Historically, South Korea and China, as developing countries, have endeavored to close the technology gap. It is not easy to measure or estimate the technological state of a country. Many countries have been implementing a ‘catch-up strategy’ by imitating and using the technologies developed in more advanced countries. Utilization of knowledge and technologies from advanced countries is therefore a crucial and complementary growth engine that needs to be taken into account. Numerous prior studies with regard to the technology–gap theory have dealt with cost activity relating to investment in indigenous capabilities, capital equipment, infrastructure, etc. [7,4]. Without a sufficient level of such investments, a country is unlikely to rise out of its backwardness, and risks falling behind relative to the technology leaders, rather than ‘catching up’ [7]. Fagerberg assertion has been known as the ‘technology gap theory’ of economic growth [4].

According to Fagerberg, there are four assumptions underlying the technology gap theory. Firstly, there is a close relation between a country’s economic and technological levels of development [5]. Secondly, the rate of economic growth of a country is positively influenced by the rate of growth in the technological sector of that country. Thirdly, it is possible for a country facing a technological gap, i.e., a country on a lower technological level than the countries on “the world innovation frontier”, to increase its rate of economic growth through imitation (“catching up”). Fourthly, the rate at which a country exploits the possibilities offered by the technological gap depends on its ability to mobilize resources for transforming social, institutional and economic structures. Faberberg uses patents registered abroad as a proxy of innovation, and GDP per capita and total volume of R&D as a proxy of imitation [5]. As mentioned above, there is a positive correlation between imitation potential measured in terms of GDP per capita and innovation capabilities. In other words, the technology gap approach postulates a positive correlation between innovation and imitation. Fagerberg notes that innovation; diffusion potential and other complementary factors also influence the economic growth [5]. The importance of innovation, as measured by the number of patents registered per year, appears to increase over time. In addition, this phenomenon has an important role to play in the growth of the economy in each country, in that the level of technological innovation of a country may depend on the patents and patenting activities within that country.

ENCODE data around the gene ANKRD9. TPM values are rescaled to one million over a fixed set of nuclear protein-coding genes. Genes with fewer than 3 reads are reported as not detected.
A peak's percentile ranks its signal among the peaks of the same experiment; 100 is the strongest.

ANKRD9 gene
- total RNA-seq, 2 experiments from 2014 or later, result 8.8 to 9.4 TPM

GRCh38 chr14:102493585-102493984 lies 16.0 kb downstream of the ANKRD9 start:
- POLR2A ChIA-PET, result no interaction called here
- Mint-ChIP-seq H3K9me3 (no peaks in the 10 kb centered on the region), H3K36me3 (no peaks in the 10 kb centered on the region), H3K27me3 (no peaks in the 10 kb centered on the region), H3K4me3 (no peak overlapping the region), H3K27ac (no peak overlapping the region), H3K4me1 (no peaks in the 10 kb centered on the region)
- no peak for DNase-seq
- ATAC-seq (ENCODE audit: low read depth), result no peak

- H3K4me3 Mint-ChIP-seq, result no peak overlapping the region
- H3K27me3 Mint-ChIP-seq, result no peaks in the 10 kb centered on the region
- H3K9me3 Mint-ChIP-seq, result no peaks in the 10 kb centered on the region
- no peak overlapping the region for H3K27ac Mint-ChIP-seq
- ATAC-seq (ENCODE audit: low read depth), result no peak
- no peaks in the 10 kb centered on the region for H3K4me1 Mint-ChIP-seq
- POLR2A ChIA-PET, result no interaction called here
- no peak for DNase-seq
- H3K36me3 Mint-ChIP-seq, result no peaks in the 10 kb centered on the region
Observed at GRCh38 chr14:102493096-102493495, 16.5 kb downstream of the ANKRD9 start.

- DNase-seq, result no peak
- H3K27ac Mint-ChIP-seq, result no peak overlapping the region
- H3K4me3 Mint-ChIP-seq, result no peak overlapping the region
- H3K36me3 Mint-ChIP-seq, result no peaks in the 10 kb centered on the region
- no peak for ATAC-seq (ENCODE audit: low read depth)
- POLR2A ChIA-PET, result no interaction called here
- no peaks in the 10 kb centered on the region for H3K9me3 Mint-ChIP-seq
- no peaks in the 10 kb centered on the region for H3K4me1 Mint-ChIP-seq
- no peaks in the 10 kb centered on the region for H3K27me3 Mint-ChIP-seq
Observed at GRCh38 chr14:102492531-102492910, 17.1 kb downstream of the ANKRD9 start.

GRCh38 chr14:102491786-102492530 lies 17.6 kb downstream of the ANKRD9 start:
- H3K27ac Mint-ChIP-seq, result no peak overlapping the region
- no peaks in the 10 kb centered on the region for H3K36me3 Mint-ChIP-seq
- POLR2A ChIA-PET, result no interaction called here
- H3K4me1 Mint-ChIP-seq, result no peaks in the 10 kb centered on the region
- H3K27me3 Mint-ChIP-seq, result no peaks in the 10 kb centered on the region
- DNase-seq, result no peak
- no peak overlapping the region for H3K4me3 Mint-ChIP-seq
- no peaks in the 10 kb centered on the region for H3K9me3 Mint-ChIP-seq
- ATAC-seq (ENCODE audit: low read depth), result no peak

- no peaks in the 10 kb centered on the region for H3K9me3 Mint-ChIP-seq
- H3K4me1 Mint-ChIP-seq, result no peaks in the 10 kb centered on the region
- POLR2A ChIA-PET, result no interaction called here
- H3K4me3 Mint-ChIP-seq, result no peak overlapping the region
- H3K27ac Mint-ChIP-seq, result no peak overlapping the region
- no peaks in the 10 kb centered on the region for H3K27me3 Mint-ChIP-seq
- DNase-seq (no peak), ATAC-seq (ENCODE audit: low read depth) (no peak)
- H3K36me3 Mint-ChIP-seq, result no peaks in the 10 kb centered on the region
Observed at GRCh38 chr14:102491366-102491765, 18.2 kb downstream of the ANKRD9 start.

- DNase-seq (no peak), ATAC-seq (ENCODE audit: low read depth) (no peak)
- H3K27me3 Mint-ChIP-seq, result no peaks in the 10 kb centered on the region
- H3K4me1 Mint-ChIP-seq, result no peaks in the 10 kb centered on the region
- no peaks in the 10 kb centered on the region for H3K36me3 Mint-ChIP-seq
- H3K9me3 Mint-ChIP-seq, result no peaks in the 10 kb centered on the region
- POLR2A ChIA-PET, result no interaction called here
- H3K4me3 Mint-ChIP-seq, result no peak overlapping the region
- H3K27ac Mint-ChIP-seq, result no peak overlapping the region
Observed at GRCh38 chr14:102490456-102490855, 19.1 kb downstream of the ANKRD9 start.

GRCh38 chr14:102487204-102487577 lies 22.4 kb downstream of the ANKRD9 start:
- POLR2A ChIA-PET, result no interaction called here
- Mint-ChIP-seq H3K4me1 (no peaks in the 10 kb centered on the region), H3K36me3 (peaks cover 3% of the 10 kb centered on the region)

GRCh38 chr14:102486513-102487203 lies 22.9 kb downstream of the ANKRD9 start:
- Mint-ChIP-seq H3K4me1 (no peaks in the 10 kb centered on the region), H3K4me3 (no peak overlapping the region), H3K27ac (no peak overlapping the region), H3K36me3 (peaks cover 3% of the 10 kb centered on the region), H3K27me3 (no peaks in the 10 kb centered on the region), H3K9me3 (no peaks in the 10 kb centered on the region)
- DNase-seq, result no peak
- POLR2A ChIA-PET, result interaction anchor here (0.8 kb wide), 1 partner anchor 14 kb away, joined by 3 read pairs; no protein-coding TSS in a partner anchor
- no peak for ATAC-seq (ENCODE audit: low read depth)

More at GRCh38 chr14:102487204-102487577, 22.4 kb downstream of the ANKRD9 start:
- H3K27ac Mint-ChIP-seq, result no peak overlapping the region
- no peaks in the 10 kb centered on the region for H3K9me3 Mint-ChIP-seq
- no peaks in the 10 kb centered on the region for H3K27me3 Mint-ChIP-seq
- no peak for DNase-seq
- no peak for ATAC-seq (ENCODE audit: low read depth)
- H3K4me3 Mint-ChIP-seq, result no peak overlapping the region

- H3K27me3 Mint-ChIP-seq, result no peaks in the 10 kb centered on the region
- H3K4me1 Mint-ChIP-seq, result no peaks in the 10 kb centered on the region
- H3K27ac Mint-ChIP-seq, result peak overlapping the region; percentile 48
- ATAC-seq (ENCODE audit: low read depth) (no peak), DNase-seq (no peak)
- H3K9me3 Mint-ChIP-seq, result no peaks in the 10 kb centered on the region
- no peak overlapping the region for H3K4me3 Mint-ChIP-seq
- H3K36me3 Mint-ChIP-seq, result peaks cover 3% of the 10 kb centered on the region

Differences in innovation, as measured by growth in the number of patents registered, explains relatively little initially, but emerges as a very powerful predictor of a country’s ability to close the technology gap. From the findings of Fagerberg empirical study, patents were important in stimulating national economic growth through their role in fostering innovation [5].

On a national level, one of the factors that may lead to the formation of a technology gap is the diffusion process. It is the analysis of this diffusion process that is most interesting, both from an economic point of view and from within the field of innovation studies itself. Over time, technological knowledge spills over from both the corporate and national levels. Imitation tends to narrow gaps in technological competencies whereas innovation (i.e. the development of new technology) tends to widen these gaps, both at the corporate and national levels [10]. It was the country’s diffusion of knowledge, the ‘knowledge spillover’, which led to the creation of the technology gap.

Relatively little is known about the nature and degree of the flow of knowledge between countries or regions. However, growth rates will be faster as knowledge stock increases [11]. Grossman and Helpman explain knowledge flow both in terms of a knowledge stock, and as a process of upgrading [11]. The knowledge stock determines national productivity in inventing new products and is a reflection of both domestic and foreign experience; the process of upgrading is built on the past research output across all countries.